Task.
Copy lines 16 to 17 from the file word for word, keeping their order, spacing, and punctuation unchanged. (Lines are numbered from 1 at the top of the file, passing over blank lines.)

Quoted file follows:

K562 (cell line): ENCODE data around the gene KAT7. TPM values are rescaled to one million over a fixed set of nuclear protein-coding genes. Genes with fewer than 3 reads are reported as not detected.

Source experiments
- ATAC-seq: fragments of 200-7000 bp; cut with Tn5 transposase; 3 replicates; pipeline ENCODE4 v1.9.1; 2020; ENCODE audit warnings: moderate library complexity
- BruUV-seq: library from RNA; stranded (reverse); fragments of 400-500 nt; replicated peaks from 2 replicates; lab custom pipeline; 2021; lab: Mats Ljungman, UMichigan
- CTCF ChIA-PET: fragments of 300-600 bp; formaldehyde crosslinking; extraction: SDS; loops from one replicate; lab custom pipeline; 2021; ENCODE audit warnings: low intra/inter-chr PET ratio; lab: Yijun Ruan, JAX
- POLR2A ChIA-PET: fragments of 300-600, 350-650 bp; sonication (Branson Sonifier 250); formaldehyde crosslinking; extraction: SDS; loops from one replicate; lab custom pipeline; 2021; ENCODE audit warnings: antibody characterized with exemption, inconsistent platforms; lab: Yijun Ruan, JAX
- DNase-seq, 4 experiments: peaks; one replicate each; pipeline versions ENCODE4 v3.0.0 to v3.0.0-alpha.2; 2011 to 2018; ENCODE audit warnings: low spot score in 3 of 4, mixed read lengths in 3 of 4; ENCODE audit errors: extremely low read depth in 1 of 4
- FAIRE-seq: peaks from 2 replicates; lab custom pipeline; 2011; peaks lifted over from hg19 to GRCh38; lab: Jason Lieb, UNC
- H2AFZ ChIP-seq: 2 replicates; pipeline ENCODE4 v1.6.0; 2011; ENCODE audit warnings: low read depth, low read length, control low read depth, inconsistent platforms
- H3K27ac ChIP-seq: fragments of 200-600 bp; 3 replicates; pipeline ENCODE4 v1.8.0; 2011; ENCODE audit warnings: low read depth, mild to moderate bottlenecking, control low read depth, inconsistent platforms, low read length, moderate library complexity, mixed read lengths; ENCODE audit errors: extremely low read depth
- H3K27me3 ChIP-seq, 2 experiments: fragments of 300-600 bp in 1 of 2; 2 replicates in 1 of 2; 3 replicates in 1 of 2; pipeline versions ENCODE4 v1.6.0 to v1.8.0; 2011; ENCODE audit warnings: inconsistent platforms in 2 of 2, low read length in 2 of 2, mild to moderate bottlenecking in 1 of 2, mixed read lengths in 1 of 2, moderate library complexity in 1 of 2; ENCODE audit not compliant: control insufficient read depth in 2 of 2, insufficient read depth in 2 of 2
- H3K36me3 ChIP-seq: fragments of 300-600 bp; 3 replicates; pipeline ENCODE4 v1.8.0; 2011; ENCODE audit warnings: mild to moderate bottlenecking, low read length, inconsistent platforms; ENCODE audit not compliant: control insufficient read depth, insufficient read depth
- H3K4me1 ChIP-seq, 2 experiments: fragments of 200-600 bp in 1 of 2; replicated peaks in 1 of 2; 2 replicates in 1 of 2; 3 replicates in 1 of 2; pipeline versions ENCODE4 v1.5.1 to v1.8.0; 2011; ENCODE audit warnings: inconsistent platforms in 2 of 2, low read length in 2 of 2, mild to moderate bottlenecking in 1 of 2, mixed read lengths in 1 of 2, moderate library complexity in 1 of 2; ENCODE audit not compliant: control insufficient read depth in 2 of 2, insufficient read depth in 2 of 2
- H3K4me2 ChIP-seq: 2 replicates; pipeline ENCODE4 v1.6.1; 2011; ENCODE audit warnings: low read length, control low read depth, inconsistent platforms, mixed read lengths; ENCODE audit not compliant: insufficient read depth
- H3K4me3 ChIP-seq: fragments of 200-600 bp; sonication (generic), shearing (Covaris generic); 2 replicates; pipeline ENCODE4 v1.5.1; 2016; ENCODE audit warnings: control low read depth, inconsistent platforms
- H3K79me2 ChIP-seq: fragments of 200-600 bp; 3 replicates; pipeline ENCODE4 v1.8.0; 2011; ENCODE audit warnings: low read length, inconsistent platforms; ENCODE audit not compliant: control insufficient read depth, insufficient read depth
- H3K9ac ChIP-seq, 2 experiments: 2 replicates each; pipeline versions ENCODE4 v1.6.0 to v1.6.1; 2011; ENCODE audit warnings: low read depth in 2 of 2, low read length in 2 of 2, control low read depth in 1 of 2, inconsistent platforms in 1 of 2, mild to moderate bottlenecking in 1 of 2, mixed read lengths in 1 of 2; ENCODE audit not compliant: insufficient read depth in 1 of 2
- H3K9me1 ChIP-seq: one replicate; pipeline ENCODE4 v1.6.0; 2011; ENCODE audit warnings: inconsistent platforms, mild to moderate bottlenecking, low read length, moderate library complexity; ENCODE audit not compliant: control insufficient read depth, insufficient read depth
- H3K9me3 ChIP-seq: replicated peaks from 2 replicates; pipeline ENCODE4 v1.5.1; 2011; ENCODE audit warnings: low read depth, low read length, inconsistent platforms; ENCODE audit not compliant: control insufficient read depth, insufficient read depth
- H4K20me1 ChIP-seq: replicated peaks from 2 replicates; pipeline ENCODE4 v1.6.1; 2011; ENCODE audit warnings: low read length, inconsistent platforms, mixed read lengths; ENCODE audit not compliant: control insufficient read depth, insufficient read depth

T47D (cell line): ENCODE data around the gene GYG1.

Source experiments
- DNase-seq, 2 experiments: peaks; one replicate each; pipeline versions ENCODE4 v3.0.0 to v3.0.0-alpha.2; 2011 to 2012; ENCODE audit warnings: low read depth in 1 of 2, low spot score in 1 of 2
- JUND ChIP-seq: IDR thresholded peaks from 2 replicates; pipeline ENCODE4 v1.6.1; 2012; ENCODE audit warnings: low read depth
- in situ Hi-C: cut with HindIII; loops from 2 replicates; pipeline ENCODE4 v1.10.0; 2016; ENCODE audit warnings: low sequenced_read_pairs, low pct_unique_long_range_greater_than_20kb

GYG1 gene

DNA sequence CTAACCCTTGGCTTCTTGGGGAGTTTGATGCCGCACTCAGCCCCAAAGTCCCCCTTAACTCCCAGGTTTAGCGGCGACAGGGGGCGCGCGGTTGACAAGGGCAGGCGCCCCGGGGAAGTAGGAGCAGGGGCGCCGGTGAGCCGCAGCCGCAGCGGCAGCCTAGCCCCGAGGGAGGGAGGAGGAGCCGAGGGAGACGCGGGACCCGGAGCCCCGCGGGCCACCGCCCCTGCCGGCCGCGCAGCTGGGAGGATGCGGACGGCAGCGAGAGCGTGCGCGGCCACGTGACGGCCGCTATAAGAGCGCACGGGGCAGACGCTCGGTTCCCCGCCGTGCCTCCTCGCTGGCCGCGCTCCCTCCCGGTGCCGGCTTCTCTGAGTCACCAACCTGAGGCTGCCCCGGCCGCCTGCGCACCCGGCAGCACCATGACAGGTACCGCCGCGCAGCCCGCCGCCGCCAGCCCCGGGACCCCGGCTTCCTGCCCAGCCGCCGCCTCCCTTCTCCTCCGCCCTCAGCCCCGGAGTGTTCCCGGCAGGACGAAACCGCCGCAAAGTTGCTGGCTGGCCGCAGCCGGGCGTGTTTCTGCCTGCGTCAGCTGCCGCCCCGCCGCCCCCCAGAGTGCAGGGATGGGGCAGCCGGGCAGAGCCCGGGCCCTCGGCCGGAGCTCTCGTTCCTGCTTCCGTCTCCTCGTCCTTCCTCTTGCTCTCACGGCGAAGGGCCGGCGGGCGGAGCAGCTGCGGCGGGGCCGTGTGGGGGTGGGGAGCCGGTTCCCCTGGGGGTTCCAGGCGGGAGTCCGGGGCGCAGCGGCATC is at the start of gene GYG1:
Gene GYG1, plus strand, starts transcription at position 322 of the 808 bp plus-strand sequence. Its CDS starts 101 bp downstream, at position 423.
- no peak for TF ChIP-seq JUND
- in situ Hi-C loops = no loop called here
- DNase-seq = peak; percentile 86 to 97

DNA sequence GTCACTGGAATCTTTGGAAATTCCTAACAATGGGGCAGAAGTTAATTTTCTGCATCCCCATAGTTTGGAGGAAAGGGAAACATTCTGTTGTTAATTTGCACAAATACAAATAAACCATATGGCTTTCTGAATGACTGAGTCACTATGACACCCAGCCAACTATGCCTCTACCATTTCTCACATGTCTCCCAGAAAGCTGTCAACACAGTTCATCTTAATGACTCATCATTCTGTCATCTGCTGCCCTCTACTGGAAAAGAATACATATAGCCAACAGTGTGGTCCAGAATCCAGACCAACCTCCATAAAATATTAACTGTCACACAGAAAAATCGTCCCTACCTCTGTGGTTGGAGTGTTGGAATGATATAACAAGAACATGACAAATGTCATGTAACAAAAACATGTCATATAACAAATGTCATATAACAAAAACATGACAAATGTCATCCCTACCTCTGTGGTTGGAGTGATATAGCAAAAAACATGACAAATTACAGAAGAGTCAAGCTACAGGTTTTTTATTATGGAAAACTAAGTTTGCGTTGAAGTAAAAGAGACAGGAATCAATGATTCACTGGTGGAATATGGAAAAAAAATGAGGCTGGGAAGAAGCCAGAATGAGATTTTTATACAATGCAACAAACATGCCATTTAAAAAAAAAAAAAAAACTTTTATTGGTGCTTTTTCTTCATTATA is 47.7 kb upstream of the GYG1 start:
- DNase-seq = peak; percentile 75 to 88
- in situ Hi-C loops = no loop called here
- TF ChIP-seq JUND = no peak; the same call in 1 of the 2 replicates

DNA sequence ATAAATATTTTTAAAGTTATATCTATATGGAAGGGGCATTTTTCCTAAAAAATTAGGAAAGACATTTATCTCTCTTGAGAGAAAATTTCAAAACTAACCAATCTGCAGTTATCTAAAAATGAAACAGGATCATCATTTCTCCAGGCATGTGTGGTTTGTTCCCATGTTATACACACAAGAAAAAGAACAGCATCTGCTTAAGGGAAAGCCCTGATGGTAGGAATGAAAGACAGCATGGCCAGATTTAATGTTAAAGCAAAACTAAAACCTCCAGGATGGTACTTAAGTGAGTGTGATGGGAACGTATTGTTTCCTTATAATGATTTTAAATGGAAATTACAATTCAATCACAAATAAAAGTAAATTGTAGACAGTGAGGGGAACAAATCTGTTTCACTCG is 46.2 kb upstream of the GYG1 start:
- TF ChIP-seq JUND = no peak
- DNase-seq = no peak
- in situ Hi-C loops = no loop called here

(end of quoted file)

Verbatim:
- H3K79me2 ChIP-seq: fragments of 200-600 bp; 3 replicates; pipeline ENCODE4 v1.8.0; 2011; ENCODE audit warnings: low read length, inconsistent platforms; ENCODE audit not compliant: control insufficient read depth, insufficient read depth
- H3K9ac ChIP-seq, 2 experiments: 2 replicates each; pipeline versions ENCODE4 v1.6.0 to v1.6.1; 2011; ENCODE audit warnings: low read depth in 2 of 2, low read length in 2 of 2, control low read depth in 1 of 2, inconsistent platforms in 1 of 2, mild to moderate bottlenecking in 1 of 2, mixed read lengths in 1 of 2; ENCODE audit not compliant: insufficient read depth in 1 of 2